Q: Can a creditor of mine put a lien on a house that my wife and I own together? It’s our primary residence.
I am thinking about filling bankruptcy, but I have previously filed (July of 2015). So if I do decide that I need to I have seven months to wait.
A: Yes, a creditor of yours can record a judgment that becomes a lien. What it cannot do is foreclose on the lien. Should you file and your bankruptcy is discharged, this judgment will be discharged and the lien evaporates as a matter of law.
Stephen Arnold Black agrees with this answer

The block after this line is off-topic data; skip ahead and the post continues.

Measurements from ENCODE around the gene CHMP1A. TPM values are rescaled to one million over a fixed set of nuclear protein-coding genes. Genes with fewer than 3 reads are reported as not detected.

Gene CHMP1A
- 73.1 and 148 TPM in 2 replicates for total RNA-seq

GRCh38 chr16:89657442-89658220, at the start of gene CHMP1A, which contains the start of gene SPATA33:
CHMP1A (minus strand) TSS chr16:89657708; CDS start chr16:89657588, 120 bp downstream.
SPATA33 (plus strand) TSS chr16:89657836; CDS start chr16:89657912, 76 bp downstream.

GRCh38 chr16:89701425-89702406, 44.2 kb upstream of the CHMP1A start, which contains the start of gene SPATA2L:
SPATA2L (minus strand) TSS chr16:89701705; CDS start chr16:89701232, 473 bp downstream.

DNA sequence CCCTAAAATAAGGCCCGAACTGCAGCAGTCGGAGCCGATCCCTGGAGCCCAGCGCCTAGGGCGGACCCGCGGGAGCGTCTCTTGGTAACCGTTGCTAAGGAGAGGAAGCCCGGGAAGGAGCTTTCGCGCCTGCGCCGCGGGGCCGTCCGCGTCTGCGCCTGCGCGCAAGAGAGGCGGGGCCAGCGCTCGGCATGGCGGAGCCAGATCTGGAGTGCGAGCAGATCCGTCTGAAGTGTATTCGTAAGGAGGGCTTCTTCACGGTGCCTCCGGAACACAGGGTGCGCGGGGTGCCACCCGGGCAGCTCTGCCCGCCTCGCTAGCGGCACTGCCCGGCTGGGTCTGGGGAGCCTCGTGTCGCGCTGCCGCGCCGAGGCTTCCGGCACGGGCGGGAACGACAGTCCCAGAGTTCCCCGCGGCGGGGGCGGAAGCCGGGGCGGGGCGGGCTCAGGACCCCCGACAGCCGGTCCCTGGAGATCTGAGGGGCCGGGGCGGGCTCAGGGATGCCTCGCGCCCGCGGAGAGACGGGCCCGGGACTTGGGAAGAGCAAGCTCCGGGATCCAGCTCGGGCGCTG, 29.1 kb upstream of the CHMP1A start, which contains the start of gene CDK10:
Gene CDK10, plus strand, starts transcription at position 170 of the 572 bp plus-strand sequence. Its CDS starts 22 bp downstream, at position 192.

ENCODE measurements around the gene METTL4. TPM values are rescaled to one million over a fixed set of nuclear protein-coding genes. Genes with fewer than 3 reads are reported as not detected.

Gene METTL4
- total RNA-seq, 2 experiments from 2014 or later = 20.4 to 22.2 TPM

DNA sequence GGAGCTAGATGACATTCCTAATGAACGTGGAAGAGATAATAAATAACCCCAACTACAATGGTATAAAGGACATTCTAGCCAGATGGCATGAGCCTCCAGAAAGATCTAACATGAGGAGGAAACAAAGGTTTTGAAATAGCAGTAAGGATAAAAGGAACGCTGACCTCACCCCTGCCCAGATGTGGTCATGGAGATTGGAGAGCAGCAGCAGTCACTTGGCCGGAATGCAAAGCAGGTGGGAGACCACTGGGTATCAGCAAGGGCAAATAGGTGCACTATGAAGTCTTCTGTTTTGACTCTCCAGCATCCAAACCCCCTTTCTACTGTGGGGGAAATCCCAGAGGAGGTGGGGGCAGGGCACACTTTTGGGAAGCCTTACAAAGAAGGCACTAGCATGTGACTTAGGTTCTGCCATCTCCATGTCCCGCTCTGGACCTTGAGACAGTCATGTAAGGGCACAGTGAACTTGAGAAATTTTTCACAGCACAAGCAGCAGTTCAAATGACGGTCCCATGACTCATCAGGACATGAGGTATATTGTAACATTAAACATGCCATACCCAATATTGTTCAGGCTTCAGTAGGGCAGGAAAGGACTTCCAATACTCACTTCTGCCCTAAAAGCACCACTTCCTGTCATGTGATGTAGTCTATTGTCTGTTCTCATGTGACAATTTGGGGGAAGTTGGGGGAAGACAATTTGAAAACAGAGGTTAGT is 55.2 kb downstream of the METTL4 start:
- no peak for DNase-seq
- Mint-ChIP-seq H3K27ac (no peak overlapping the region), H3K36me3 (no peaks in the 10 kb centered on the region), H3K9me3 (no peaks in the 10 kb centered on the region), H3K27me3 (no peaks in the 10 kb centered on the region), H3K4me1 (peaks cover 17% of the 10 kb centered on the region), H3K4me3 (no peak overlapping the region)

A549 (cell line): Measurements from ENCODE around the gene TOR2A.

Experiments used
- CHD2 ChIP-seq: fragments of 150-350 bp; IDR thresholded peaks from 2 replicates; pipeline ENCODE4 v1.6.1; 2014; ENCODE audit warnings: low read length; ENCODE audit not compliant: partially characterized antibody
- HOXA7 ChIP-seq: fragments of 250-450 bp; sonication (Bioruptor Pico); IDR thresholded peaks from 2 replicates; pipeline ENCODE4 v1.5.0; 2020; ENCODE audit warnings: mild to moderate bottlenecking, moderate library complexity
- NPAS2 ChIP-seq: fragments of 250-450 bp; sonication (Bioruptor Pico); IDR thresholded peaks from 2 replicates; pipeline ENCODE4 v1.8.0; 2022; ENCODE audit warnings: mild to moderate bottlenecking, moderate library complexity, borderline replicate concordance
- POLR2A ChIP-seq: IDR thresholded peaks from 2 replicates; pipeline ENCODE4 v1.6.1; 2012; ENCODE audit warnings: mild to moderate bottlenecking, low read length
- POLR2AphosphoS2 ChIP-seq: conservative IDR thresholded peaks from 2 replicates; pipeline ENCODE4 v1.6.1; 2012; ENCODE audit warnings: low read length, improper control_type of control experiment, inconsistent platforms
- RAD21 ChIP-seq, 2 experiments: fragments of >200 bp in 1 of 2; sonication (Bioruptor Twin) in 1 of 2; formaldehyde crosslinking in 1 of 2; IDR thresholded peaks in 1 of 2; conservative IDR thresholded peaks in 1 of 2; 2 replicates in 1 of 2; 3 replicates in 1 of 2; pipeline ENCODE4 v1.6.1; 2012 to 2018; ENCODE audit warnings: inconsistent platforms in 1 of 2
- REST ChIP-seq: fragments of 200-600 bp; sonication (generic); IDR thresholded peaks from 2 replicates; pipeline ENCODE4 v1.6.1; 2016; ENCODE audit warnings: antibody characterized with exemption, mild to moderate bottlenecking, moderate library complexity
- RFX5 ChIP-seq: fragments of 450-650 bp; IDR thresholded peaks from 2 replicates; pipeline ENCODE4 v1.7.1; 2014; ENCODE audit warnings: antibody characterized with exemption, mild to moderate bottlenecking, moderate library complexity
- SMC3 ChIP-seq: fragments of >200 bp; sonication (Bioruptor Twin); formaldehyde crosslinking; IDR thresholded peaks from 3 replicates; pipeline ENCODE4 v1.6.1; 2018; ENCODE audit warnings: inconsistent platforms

It depends if the home has a homestead exemption, and what type of creditor. Only a debt related to the home (i.e., mortgage or a contractor fixing your roof) may be placed as a lien against a homestead property. During a bankruptcy any junior lien to the first mortgage will be wiped out unless there is a surplus after the sale to cover other creditors in the order of priority. Again, debt unrelated to the home cannot be collected from the homestead property.
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